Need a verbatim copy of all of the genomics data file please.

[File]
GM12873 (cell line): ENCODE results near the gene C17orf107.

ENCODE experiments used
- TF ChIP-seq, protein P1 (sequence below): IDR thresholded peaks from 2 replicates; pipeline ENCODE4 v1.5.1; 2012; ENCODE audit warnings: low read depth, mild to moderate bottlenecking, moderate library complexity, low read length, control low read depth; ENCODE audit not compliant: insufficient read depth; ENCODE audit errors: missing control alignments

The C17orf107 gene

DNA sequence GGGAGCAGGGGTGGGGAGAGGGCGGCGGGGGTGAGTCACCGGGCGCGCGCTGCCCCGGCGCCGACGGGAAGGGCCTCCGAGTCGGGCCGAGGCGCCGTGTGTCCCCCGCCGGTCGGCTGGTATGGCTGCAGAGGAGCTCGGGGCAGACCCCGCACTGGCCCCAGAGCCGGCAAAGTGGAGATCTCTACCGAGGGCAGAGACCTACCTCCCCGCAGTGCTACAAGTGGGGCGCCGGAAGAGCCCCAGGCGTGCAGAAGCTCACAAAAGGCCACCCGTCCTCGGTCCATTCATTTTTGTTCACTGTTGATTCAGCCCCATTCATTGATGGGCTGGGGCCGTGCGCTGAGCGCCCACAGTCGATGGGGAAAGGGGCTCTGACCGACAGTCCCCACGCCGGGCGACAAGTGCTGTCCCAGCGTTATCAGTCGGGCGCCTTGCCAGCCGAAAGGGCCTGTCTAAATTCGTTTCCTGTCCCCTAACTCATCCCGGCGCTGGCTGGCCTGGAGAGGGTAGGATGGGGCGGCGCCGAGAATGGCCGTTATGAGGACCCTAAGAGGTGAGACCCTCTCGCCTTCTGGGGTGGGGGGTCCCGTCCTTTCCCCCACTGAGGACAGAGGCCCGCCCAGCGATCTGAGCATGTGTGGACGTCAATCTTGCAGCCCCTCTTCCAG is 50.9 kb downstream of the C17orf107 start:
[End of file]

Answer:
GM12873 (cell line): ENCODE results near the gene C17orf107.

ENCODE experiments used
- TF ChIP-seq, protein P1 (sequence below): IDR thresholded peaks from 2 replicates; pipeline ENCODE4 v1.5.1; 2012; ENCODE audit warnings: low read depth, mild to moderate bottlenecking, moderate library complexity, low read length, control low read depth; ENCODE audit not compliant: insufficient read depth; ENCODE audit errors: missing control alignments

The C17orf107 gene

DNA sequence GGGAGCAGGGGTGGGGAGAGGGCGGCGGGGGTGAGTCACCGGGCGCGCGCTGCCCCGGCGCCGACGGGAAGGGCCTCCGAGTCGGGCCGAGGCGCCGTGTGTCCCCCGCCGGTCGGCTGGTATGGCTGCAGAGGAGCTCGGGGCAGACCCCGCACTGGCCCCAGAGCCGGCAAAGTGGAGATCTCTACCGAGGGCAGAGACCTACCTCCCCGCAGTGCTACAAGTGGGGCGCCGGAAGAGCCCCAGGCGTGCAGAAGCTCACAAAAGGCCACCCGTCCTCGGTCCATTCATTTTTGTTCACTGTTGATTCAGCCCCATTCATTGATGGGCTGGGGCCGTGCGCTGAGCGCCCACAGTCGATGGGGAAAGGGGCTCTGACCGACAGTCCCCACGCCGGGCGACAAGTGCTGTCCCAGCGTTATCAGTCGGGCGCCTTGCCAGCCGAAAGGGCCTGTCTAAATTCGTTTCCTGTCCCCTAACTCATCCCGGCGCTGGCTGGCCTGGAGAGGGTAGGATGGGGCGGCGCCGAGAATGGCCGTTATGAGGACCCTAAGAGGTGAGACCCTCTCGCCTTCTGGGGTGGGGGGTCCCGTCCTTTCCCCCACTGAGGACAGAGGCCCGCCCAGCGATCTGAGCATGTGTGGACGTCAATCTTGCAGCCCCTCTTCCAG is 50.9 kb downstream of the C17orf107 start: